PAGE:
Profile: Mahlia Joyce

Musa Imakando


Kind eyes and a warm smile are what greet you when you address Mahlia Joyce.

Mahlia Joyce is the Director of the Office of Diversity and Multicultural Affairs at McDaniel. Unlike the seemingly intimidating title that she holds, Joyce is a gentle spirit with an inviting and pleasant demeanor. Even her dress code, which is usually rich browns, purples, greens, and oranges, exudes the warmth that she possesses.

Joyce joined the McDaniel staff in the fall of 2008 when the Office of Diversity and Multicultural Affairs, previously known as the Office of Multicultural Services, was undergoing a lot of changes. At the time of her joining, the college’s administrators wanted the office renamed, restructured and revamped.

“Immediately after she took office, Joyce hit the road running, coming up with new ideas and plans to facilitate these changes,” said McDaniel student Kwei Maduot-Parek, when asked about Joyce’s work. Joyce started by changing the name of the office to Office of Diversity and Multicultural Affairs (ODMA). The office has an unofficial nickname “ODaMA” which was coined by students who noticed that these were the initials of the office. The name change coincided with the election of Barack Obama as President of the United States.

Recently, the ODMA office relocated from its previous place in the basement of Rouzer to a space now shared with the Office of Student Engagement (OSE). In the beginning Joyce said she was a little apprehensive because it meant not only having to let go of a space, but also having to sort everything out and get rid of a lot of stuff.

However, instead of focusing on the negatives, she chose to focus on the benefits of the move. She jokes now about how her new office doesn’t have a window, laughing it off saying her last window was terrible and she would rather have no window than a bad one. On a more serious note, she says that the move has helped her see more possibilities with regards to programs; ODMA and OSE can join forces and merge ideas for some college events.

Her current job, however, is not the first point of contact that Joyce has had with the college. She grew up in Westminster and could be described as a “double alumnus,” having earned both her bachelor’s and master’s degrees from McDaniel College. Yet Joyce did not have the typical college experience. She started out as a traditional first-year student, but did not stay for the four years. She returned a couple of years later as a non-traditional student and completed a double major in Spanish and Religious Studies with a minor in international studies. She did a master’s degree program in counselor education, and worked as a graduate assistant in the Office of Multicultural Services.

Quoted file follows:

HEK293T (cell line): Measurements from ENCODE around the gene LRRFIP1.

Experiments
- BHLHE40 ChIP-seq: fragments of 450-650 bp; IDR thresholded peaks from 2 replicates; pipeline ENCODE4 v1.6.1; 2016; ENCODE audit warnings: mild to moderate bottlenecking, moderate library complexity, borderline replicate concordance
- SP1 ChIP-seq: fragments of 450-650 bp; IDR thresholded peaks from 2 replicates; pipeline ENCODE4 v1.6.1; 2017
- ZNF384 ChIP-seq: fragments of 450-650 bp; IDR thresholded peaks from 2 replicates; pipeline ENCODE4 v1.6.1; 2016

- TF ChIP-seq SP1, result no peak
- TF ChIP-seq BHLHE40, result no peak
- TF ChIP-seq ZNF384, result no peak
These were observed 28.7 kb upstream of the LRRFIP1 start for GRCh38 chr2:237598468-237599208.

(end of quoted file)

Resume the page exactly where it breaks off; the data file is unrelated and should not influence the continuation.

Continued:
Dr Debora Johnson-Ross, who is Associate Dean of Academic Affairs, has worked quite closely with Joyce and says in regards to her position, “Joyce fits her job perfectly because the life experiences which she possesses give her a particular kind of insight and perspective on what diversity truly is.” Even outside their professional relationship, Dr Johnson-Ross had only good things to say about Joyce, calling her a respectful and very thoughtful person who always emulates peace and equity.

When the student president of McDaniel’s Hispano-Latino Alliance, Douglas Rivera, is asked to describe Joyce, he says, “Mahlia is one of the nicest people I have met here on campus. I have never seen her upset or mad and I feel that she never lets her personal life interfere with her work.” Rivera was very appreciative of the support Joyce has showed him and his organization but even more so for the fact that she tries to make herself easily available and has a genuine care for the students. He describes her as someone who goes out of her way to ensure that things planned actually happen.

For instance, McDaniel was hosting a speaker, Rosa Clemente, and Joyce went out of her way to drive to and from Baltimore to pick Clemente up, get her to a hotel, then to campus and back to the hotel and then drove to the train station in Baltimore at 8:00pm. This was clearly outside her normal working hours, but she did it anyway.

Joyce is really committed to her Job and says she took the position because she liked what it entailed-a lot of student interaction and tackling issues that she feels passionate about. She admits however, that she has to find a balance and make more time to do the things that she loves, such as gardening, journaling, walking and scrapbooking. Family and friends are important to her and she makes it a point to spend time with them. But, for the most part, the fun she has is actually on campus; she says she enjoys and is very enthusiastic about attending student programs or sessions where there are guest speakers.

On the days when she does have some down time at home, Joyce says she enjoys watching TV shows such as Law and Order, King of Queens or Say Yes to the Dress. She also loves to curl up with her dog Sebastian and cat Skittles, who she likens to siblings always fighting for a parent’s attention.